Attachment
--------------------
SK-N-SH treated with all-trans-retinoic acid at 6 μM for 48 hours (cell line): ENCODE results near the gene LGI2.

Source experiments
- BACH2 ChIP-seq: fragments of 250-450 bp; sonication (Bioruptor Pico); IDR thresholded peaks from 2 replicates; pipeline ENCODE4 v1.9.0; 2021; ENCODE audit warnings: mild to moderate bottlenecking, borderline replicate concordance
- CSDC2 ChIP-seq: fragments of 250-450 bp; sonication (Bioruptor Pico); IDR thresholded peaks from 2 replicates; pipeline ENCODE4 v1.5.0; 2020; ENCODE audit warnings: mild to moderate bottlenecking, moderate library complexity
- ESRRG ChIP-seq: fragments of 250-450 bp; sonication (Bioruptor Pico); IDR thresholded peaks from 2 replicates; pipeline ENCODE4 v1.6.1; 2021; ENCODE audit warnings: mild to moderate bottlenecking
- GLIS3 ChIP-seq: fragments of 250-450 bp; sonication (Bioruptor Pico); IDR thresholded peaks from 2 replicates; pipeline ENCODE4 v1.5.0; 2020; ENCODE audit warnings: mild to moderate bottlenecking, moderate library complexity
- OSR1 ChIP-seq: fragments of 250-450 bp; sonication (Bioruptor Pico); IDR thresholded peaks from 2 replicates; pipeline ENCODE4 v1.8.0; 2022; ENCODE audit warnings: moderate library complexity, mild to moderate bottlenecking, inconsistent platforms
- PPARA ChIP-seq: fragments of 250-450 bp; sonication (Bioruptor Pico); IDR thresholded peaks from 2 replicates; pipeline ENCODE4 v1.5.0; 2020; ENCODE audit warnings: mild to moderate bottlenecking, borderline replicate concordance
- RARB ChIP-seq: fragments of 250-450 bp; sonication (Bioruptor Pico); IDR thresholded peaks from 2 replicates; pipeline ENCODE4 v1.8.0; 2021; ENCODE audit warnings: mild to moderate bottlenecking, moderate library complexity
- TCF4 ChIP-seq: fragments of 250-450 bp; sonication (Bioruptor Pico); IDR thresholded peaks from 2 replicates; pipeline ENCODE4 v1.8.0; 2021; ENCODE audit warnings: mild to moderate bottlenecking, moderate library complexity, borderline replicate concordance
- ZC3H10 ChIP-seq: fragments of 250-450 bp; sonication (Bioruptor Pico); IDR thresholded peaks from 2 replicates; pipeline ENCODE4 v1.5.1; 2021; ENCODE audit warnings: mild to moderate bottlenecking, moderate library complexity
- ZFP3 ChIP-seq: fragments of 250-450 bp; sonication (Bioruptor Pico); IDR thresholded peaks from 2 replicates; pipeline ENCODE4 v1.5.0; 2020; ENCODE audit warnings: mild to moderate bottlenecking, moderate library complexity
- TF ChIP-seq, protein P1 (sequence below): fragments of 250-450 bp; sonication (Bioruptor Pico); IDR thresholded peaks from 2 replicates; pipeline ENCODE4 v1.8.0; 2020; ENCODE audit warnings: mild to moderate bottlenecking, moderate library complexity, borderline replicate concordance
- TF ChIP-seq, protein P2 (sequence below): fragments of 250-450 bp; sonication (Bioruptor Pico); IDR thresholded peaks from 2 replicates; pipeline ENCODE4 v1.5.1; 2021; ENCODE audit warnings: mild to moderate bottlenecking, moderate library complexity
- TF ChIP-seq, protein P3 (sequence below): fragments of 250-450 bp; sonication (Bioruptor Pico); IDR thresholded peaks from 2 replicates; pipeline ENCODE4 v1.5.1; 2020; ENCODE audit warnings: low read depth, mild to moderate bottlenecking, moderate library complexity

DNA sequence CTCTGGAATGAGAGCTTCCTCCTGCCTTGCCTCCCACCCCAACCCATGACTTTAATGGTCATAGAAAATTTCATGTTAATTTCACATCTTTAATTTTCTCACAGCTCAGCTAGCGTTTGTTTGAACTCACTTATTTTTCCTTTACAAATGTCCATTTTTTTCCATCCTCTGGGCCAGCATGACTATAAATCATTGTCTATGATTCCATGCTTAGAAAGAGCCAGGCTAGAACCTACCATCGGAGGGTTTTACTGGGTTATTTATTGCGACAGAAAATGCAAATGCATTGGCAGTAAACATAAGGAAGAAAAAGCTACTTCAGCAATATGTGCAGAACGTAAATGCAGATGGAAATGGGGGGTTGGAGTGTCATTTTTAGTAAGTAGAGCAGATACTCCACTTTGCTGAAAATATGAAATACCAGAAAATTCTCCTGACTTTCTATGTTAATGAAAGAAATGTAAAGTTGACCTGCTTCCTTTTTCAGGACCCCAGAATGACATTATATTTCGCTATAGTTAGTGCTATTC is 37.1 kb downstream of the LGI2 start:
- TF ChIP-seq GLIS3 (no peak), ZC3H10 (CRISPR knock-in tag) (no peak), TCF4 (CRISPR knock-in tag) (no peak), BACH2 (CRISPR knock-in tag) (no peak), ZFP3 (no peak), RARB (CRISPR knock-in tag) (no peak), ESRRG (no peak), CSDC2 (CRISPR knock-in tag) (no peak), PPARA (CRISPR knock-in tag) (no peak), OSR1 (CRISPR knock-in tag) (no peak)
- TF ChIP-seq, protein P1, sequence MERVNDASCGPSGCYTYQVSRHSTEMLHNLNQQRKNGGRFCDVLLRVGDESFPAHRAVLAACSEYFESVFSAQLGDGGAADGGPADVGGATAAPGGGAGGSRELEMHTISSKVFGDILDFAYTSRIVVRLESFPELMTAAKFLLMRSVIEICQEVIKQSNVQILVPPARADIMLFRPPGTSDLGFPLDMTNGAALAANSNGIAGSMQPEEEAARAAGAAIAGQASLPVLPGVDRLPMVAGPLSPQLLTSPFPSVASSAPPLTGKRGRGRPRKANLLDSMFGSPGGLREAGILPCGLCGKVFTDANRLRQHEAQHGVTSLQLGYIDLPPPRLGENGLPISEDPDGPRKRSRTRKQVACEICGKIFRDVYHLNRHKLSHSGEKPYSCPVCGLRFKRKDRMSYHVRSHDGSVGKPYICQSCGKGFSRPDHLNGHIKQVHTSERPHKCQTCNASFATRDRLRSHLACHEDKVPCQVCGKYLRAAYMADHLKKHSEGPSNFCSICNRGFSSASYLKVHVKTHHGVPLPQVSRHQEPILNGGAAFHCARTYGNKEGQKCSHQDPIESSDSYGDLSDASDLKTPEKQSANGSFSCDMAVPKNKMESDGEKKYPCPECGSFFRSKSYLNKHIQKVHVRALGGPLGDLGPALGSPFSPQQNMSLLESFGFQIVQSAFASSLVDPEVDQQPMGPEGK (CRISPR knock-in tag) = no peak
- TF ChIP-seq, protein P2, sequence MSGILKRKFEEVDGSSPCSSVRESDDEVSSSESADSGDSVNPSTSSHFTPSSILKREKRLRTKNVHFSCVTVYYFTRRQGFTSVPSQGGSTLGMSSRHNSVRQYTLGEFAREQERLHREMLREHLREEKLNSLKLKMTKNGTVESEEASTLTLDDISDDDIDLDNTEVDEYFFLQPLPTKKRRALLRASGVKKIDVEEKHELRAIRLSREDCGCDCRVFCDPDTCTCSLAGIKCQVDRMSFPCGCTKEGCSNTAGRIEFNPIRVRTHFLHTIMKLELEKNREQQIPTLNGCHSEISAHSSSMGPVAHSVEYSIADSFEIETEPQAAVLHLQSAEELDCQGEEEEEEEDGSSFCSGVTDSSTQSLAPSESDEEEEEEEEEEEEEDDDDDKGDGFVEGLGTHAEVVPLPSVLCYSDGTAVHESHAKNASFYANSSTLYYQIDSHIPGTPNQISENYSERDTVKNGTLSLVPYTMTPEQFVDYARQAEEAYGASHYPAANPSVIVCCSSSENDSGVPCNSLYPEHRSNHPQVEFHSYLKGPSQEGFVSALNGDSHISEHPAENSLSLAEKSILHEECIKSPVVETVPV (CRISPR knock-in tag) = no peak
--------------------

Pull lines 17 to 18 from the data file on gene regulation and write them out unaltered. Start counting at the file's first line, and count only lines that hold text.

- TF ChIP-seq GLIS3 (no peak), ZC3H10 (CRISPR knock-in tag) (no peak), TCF4 (CRISPR knock-in tag) (no peak), BACH2 (CRISPR knock-in tag) (no peak), ZFP3 (no peak), RARB (CRISPR knock-in tag) (no peak), ESRRG (no peak), CSDC2 (CRISPR knock-in tag) (no peak), PPARA (CRISPR knock-in tag) (no peak), OSR1 (CRISPR knock-in tag) (no peak)
- TF ChIP-seq, protein P1, sequence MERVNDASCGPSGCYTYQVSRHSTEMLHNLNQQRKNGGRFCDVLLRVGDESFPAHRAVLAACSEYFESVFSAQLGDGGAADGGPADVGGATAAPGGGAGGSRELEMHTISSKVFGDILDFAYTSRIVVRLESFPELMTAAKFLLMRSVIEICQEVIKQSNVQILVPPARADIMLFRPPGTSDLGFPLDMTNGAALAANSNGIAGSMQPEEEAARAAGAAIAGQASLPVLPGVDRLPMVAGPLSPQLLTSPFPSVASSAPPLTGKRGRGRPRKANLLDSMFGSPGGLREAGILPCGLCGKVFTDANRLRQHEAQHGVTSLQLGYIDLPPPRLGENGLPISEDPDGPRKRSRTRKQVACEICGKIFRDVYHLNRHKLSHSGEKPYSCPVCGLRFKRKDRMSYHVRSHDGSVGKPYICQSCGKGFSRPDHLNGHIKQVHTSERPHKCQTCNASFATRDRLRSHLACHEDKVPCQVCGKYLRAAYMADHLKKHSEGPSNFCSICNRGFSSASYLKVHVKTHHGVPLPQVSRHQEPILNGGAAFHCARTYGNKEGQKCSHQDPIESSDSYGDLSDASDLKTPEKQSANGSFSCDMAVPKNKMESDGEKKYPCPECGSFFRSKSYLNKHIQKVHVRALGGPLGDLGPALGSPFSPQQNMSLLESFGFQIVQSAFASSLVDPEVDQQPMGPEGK (CRISPR knock-in tag) = no peak